If I can relate some experience from my own field work, I found one simple question that infallibly opened many doors to understanding various community systems of social organization. More importantly, this question is easy to ask, easy to understand, and is always quickly and eagerly answered. I ask: "When a family's hut and crops happen to catch fire and burn down, how does the village help out that family?" The answers to this question usually erupt and flow freely: I learn whose traditional obligation is to offer shelter (kin or neighbours), whose is to supply food, for how long, how the village leaders, healers, priests, intervene, who is to contribute wood, grasses, or free labour for quickly rebuilding the burned hut, who buries the dead, etc. The social structures, kin obligations, and the mutual-help-networks unfold like on a real-life story-screen. From this question it is not difficult then to move to other themes: for instance, to offer reflection to my informants the question - whether or not similar cooperation would be forthcoming if the village were to build (or repair) not a hut, but a small irrigation system? Or a health room? My questions, I assure you, worked in many countries, helped me in different cultures - and I invite others to test them out for themselves.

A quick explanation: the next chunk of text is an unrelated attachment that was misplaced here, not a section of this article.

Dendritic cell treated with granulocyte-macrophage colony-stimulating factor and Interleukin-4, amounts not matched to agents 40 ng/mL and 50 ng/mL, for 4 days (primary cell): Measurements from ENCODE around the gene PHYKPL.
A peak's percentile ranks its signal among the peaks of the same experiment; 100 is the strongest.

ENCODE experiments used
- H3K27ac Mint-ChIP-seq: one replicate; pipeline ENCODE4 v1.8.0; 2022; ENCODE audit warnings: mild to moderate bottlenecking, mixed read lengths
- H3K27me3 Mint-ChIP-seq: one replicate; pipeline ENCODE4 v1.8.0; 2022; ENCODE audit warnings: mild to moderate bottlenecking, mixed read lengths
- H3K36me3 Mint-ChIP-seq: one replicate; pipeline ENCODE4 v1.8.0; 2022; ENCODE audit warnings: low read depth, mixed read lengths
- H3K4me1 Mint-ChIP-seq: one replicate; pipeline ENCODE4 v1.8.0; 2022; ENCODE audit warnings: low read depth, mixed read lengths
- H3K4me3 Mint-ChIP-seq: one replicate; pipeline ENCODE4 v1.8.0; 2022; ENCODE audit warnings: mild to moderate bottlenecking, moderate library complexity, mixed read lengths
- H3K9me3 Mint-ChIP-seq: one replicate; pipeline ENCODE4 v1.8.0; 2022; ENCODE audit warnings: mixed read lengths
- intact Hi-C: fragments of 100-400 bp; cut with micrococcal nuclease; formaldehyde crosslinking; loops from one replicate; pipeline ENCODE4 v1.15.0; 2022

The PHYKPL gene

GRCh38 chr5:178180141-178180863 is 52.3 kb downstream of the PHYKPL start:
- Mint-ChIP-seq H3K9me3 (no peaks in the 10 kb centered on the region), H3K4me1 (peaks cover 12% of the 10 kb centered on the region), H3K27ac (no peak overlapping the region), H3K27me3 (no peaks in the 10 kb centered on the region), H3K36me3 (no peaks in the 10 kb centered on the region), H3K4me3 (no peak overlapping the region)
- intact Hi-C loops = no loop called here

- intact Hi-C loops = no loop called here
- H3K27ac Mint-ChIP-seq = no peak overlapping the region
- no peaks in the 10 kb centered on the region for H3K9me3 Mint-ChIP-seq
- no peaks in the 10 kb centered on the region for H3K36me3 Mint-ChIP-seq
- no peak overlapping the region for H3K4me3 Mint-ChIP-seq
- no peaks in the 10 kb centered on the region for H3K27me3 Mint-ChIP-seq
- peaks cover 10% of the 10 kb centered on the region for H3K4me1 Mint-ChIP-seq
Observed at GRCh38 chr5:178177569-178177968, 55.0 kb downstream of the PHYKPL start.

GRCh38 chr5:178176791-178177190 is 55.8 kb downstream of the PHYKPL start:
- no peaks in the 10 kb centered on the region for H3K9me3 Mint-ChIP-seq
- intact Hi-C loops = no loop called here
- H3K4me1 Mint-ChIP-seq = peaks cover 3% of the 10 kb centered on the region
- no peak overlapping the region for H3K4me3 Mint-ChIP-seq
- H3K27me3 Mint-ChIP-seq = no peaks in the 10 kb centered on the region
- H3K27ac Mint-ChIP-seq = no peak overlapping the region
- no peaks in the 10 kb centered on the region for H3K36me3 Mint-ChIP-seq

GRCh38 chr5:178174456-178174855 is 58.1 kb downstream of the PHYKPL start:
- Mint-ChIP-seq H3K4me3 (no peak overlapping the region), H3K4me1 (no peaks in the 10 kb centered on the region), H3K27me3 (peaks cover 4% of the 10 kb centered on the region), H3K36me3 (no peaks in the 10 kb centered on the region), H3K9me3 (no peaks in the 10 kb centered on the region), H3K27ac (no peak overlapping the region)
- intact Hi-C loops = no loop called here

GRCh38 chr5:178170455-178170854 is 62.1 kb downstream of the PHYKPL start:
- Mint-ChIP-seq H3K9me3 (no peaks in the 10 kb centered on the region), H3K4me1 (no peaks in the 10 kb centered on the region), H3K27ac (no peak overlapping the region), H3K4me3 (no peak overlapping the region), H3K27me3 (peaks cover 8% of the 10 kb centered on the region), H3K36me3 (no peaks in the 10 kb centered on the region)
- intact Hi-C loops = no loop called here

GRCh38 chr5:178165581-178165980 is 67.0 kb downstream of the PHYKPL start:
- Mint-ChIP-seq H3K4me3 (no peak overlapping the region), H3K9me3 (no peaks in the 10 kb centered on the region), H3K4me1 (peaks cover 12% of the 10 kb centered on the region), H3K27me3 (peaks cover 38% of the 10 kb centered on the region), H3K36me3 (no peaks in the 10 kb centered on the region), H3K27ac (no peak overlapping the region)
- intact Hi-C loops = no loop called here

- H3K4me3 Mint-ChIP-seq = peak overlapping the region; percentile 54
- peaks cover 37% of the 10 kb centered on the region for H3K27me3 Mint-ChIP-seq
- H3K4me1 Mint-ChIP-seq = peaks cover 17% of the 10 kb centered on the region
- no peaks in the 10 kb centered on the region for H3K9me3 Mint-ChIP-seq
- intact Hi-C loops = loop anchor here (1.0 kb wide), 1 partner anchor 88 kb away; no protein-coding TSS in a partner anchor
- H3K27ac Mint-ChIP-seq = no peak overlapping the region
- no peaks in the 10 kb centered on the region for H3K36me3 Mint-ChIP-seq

Another methodological risk with rapid procedures stems from the culturally coloured differences in the perception of the same thing by different respondents. This may often occur, for instance, in rapid health assessments of morbidity rates. Answers to questions like "Were you ill during the month (or year, etc.), and if so what was the kind and length of each illness?" will depend on the respondent's perception of illness. It was observed (Srinivasan 1989) that in a socioeconomic context where the poor, or women, or some other groups, do not perceive or are culturally conditioned not to admit an illness unless it is sufficiently serious - while the rich tend to be hypochondriacs - one cannot rely on an intergroup comparability of morbidity rate assessments derived from such responses; and there are going to be substantial differences between morbidity estimates through informal interviews and morbidity estimates rated through frequent clinical examination of the same respondents.